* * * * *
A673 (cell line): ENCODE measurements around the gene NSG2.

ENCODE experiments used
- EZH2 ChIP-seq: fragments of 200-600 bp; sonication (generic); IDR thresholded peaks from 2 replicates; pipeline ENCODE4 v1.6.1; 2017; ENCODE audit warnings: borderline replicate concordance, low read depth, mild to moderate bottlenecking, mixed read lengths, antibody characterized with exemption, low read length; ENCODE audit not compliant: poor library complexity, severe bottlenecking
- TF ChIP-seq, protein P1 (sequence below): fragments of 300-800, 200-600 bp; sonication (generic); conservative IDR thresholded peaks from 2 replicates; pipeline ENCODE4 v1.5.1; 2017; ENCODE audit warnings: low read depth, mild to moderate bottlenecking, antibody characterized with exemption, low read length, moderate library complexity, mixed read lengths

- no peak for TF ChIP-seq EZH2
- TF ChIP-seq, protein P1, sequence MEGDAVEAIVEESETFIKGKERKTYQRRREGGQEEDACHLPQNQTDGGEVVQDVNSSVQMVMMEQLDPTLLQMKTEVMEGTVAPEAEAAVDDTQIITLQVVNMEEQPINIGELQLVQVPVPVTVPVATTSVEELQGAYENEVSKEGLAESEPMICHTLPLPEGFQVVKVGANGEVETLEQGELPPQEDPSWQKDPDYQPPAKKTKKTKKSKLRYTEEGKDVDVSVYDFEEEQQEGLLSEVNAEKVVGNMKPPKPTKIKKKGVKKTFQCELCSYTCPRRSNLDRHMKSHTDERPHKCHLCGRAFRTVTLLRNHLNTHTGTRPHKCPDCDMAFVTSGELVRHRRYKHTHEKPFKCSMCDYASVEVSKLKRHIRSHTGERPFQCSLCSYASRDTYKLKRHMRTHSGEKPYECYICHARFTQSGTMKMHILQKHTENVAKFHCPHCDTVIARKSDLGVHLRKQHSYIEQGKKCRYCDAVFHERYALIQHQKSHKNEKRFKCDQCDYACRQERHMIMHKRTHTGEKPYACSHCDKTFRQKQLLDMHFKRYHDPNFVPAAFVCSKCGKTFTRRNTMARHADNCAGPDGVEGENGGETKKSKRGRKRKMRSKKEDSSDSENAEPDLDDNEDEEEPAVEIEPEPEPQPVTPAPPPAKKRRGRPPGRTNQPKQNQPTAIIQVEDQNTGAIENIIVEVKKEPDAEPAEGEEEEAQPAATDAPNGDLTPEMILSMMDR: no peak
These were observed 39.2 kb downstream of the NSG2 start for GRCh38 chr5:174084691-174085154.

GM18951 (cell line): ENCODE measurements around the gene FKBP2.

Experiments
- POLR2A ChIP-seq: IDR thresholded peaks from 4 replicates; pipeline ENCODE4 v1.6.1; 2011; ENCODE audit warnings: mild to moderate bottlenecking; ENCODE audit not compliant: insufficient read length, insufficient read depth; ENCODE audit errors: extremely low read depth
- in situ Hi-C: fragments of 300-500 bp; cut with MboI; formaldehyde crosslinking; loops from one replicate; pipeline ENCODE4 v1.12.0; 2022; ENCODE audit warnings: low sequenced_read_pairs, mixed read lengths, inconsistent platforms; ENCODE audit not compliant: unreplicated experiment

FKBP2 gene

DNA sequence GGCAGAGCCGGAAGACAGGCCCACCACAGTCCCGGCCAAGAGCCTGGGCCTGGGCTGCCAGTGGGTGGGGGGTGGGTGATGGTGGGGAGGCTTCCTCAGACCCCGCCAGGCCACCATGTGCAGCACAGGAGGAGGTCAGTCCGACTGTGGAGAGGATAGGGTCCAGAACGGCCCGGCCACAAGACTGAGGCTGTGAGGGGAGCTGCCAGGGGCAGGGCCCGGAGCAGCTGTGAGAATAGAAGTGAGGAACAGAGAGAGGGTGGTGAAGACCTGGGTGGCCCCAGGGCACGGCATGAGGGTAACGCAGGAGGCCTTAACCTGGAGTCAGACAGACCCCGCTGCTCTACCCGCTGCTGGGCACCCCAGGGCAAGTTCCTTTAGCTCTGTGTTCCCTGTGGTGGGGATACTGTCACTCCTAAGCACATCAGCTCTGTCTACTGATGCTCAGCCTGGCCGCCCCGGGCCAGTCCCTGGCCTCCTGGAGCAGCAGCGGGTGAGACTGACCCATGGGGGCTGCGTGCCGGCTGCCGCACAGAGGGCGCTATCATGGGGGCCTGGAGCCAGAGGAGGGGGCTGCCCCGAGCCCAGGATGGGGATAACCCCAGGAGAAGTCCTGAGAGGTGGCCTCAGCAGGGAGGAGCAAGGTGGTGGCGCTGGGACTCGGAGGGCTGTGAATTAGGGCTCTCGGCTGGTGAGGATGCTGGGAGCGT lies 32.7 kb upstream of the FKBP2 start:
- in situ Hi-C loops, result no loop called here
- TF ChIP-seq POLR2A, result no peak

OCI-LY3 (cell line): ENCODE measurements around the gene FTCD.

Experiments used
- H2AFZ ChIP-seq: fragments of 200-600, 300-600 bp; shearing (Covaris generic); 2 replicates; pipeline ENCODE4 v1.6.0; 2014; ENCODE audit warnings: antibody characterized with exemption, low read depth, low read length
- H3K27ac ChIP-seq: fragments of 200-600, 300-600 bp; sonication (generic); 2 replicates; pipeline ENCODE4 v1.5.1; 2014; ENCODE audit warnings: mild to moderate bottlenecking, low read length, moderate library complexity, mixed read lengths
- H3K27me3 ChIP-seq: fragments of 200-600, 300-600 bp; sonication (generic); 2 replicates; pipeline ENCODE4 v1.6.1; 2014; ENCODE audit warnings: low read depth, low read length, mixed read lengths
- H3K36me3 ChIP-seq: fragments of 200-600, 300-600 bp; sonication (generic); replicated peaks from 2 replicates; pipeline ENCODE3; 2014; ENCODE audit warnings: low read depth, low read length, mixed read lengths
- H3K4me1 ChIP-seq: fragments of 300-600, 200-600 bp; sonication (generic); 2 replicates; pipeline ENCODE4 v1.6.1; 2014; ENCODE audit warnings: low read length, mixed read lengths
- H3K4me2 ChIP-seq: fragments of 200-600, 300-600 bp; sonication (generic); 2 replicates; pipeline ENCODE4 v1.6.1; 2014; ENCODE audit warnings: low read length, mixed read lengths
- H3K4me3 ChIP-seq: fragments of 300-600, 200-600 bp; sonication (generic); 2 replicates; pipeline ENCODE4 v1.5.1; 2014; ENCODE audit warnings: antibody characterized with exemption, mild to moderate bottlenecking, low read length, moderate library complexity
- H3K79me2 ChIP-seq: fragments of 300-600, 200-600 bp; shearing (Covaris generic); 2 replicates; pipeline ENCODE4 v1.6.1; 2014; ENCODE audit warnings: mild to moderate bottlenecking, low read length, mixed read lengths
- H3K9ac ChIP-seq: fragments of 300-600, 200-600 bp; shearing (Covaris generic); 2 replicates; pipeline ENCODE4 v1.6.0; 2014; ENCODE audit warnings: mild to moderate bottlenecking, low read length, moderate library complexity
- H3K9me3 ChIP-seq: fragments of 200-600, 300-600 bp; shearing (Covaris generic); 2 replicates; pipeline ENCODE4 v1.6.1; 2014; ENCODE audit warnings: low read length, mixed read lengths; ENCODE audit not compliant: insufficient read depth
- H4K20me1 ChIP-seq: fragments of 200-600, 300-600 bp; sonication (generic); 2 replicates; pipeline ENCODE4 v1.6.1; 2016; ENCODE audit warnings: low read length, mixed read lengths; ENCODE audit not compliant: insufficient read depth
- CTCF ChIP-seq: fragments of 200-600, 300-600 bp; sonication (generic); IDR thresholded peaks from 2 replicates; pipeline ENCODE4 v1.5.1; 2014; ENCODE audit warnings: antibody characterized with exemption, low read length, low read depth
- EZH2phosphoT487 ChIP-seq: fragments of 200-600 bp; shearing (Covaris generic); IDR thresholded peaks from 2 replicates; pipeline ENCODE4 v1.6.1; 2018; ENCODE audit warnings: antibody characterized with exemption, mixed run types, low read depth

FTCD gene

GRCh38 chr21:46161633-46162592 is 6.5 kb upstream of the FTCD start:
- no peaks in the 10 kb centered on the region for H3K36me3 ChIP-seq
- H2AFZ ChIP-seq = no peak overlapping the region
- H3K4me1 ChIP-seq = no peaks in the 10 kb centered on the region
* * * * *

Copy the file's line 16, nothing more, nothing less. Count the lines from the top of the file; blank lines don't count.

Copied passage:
OCI-LY3 (cell line): ENCODE measurements around the gene FTCD.